Sunday, May 28, 2006

Social Networks and Memorial Day

If you have a the day off work and you'd like to catch up on some reading you should check out these materials very generously posted by the University of Melbourne. here

Tuesday, May 16, 2006

NSA and Social Networks

I swore to myself I wouldn't say anything about this...

There's been a lot of flap about NSA and the phone companies recently (USA Today) and a couple of counterarguments have emerged. These are mainly along the lines that either the whole technique is just plain goofy and produces unreliable results or there are clearly much better approaches to uncovering clandestine networks (based on message contents). See Jonathan David Farley in NY Times, and Jeff Jonas here

Still, the initial revelations that some sort of program even existed got so many people upset that you'd have to wonder if there's a non-obvious nugget we are missing. The small number of folks I've met from NSA impressed me as being high on the sharpest-knife-in-the-drawer scale and not given irrational analysis.

While links between phone numbers alone may not be of much use there are other pieces of information within phone records that could be useful. As a minimum, phone logs have directionality built into them, there's also the duration of the call and the timeframe of related calls. For example, if a call from A to B habitually causes B to immediately make a series of short calls to C/C'/C" that might be a pretty interesting pattern to be aware of. (I'm suggesting that B is acting as a "cutout"). After looking at my own phone bill for a few hours I cannot see anything of significance in this context - folks call me about as often as I call them and the calls are of widely different durations.

All I'm getting at is that with sufficient processing power it should be possible to tease quite useful intelligence out of a seemingly very large and random haystack.

Added note - The New Yorker 05.22 here

05.28 Freedom of Information hah! here

06.02 Federal judge allows lawsuit against NSA here

06.06 Can Data Mining catch Terrorists? here

06.09 Pentagon sets its sites on social networking websites here

Friday, May 12, 2006

The Value of Enterprise Social Networks

How do we calculate the value of a social network? How will we know if we are increasing (decreasing!) the value of a network? Answers to these questions are important because they ultimately determine if companies will be willing to make investments in social network tools and applications. Here’s a condensed version of where we are today – references below – fasten your seatbelts and trays in the upright position...!

There are four types of social network: loosely connected, tightly internally connected but without strong external ties, strong external connections but with loose internal ties, and finally a balanced network with strong internal and external ties. It is easy to think of these in terms of archetypes – the real estate office comprised of independent agents, an Amish or Mennonite cooperative, a screen writer’s guild, and a contract manufacturer respectively. Numerous studies conclude that groups that have a well developed internal structure as well as ties to other external communities will, on average, be more competitive, successful, creative, and have higher incomes, and adapt better to unexpected challenges.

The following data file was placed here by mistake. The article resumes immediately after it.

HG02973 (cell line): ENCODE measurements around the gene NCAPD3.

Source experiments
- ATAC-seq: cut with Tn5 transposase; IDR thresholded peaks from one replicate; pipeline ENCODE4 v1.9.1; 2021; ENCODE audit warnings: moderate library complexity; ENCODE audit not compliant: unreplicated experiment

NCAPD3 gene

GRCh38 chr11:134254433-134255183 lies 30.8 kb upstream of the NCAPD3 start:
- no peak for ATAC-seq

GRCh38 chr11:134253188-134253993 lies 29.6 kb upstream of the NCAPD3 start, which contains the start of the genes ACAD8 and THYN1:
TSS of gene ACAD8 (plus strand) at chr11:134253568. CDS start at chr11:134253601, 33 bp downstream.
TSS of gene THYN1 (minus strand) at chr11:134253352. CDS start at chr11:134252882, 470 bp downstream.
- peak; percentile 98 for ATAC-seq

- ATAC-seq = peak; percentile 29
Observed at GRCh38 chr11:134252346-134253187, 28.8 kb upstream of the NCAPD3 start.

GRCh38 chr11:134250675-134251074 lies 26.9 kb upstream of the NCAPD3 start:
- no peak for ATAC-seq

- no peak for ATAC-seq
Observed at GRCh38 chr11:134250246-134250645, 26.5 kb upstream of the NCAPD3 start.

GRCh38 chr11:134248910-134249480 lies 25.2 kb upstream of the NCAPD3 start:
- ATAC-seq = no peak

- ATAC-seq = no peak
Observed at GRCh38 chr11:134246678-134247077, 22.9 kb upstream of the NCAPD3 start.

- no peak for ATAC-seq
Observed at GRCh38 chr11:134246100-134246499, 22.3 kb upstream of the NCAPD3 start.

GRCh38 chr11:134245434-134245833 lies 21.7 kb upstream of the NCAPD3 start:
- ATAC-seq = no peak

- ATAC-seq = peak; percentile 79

The primary purpose of an enterprise social network is to save its participants time. The advantages of networks are (at least) twofold: they enable internal standards of compliance and trust to be quickly established for members of the group, and to rapidly connect with external sources of critical information whenever needed. Indeed, “There is an impressive diversity of empirical evidence showing that social capital is more a function of brokerage across structural holes (connections to other networks) than closure (cooperation) within a network.”

One example of this that very much sticks in my mind was the development of the astronauts’ gloves for the Apollo program. On one hand you had a team of engineers that knew a lot about the specifications that would need to be met but without much real experience making gloves. On the other hand you had a team of women who had worked all their lives sewing baseball and ice-hockey mitts. Clearly a great deal of new value was created in the ties that linked these two very disparate networks.

Therefore, in terms of a business value calculation there are three parameters that need to be estimated: the inherent value of information resources within an organization (and how optimally this information is made available for use), the relative number of connections the organization has to external agents (customers, suppliers, professional organizations, investors, even competitors), and the nominal value of project time (how much would it be worth to shave a month from a new product introduction).

I have worked up some interactive models to capture and validate these parameters – contact me for more information.

The Network Structure of Social Capital, © Ronald S. Burt, May 2000
So Many Ties, So Little Time, © Hansen, Podolny, Pfeffer
Cool Vendors in Social Network Analysis, ref Gartner
Email as Spectroscopy, Tyler, Wilkinson, Huberman, HP Labs